"[T]he validity of an indictment and the efficacy of the resulting conviction may be addressed in a petition for habeas corpus when the indictment is so defective as to deprive the court of jurisdiction." Dykes v. Compton, 978 S.W.2d 528, 529 (Tenn.1998). However, so long as the indictment performs its essential constitutional and statutory purposes, habeas corpus relief is not warranted. Id. An indictment passes constitutional muster if it provides: (1) notice of the charge against which the accused must defend himself; (2) an adequate basis for the entry of a proper judgment; and (3) protection of the accused from double jeopardy. State v. Hill, 954 S.W.2d 725, 727 (Tenn. 1997). In addition, an indictment must "state the facts constituting the offense in ordinary and concise language, without prolixity or repetition, in such a manner as to enable a person of common understanding to know what is intended, and with that degree of certainty which will enable the court, on conviction, to pronounce the proper judgment." Tenn. Code Ann. § 40-13-202.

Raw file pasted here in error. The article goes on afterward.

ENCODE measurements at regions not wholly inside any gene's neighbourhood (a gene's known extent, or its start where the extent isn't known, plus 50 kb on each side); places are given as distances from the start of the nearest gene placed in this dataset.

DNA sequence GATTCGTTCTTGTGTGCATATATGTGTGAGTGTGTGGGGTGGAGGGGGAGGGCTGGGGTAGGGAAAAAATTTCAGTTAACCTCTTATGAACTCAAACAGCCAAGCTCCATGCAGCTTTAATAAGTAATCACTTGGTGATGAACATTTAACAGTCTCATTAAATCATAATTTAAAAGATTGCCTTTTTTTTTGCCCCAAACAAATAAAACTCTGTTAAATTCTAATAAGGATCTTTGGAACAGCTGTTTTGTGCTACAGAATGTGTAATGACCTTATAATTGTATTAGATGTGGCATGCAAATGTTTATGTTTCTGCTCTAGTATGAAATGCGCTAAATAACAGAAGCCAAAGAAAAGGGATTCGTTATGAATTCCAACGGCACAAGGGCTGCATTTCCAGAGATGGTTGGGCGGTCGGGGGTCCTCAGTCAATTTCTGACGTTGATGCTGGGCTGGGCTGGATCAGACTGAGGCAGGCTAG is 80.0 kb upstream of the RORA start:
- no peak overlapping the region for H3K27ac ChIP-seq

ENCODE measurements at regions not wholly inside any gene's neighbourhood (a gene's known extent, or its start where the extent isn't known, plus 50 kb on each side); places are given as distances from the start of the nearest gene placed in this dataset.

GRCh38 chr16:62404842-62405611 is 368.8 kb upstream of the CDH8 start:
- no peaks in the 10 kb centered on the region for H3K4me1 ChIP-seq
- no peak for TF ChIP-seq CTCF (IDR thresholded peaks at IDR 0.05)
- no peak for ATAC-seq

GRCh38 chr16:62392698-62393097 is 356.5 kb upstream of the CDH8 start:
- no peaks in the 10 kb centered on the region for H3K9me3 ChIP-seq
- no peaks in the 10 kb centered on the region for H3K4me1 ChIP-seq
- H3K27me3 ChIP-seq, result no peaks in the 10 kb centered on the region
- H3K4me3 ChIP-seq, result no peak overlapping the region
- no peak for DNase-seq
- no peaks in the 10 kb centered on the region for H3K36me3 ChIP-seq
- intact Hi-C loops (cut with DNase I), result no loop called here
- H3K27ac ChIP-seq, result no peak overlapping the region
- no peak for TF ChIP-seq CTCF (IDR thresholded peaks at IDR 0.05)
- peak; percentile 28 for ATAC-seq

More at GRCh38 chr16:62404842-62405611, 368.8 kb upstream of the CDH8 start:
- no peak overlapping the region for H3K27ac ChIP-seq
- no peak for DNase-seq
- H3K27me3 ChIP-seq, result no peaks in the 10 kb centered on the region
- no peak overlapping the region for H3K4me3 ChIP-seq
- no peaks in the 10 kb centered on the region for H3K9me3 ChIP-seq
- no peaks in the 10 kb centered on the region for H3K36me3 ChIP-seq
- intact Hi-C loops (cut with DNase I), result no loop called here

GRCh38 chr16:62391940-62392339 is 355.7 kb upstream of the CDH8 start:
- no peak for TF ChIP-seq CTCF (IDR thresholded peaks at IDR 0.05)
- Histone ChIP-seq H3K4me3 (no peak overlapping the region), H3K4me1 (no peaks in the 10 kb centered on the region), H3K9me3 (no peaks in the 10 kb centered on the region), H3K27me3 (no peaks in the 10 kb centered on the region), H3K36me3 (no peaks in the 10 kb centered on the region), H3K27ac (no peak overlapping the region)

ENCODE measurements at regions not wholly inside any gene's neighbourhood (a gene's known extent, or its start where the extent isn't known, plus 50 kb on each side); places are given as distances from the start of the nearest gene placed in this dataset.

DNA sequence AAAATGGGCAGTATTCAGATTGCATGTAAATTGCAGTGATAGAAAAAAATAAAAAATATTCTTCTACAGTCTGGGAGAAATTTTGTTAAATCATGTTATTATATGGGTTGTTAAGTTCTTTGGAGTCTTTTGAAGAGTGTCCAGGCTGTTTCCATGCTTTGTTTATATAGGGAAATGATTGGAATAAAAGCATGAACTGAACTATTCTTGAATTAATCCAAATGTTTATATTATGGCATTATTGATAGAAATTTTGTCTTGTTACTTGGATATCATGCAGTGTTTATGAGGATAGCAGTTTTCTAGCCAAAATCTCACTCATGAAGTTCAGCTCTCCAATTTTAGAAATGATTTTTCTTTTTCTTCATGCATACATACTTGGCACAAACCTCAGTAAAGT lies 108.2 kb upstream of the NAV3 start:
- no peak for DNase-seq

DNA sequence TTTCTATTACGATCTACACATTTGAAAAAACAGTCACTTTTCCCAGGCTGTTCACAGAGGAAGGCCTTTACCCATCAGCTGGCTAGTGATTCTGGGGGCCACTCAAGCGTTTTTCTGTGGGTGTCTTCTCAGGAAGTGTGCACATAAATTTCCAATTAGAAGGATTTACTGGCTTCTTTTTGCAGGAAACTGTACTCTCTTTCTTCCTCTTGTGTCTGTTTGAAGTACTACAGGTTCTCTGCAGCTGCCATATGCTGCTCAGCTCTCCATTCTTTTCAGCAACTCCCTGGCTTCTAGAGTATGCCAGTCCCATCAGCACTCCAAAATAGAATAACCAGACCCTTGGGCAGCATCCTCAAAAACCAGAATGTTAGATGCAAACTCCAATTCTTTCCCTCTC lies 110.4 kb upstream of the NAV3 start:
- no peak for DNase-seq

At the time of the offenses in this case, the first degree murder statute provided that felony murder was the "killing of another committed in the perpetration of or attempt to perpetrate any first degree murder, arson, rape, robbery, burglary, theft, kidnapping, aggravated child abuse or aircraft piracy." Tenn. Code Ann. § 39-13-202(a)(2) (1997). That statute provides that "[n]o culpable mental state is required" for felony murder "except the intent to commit" the underlying felony." § 39-13-202(b). As noted above, however, the indictment in this case recited the language of the first degree murder statute before it was amended in 1995 when felony murder was defined as the "reckless killing of another committed" during the underlying felony. See Tenn. Code Ann. ยง 39-13-202(a)(2) (1991). Contrary to the State's assertion, the effective date of the 1995 amendment was July 1, 1995, not July 1, 1996. 1995 Tenn. Pub. Ch. 460 (S.B. 1749). Thus, the Appellant faced prosecution under the statute as ...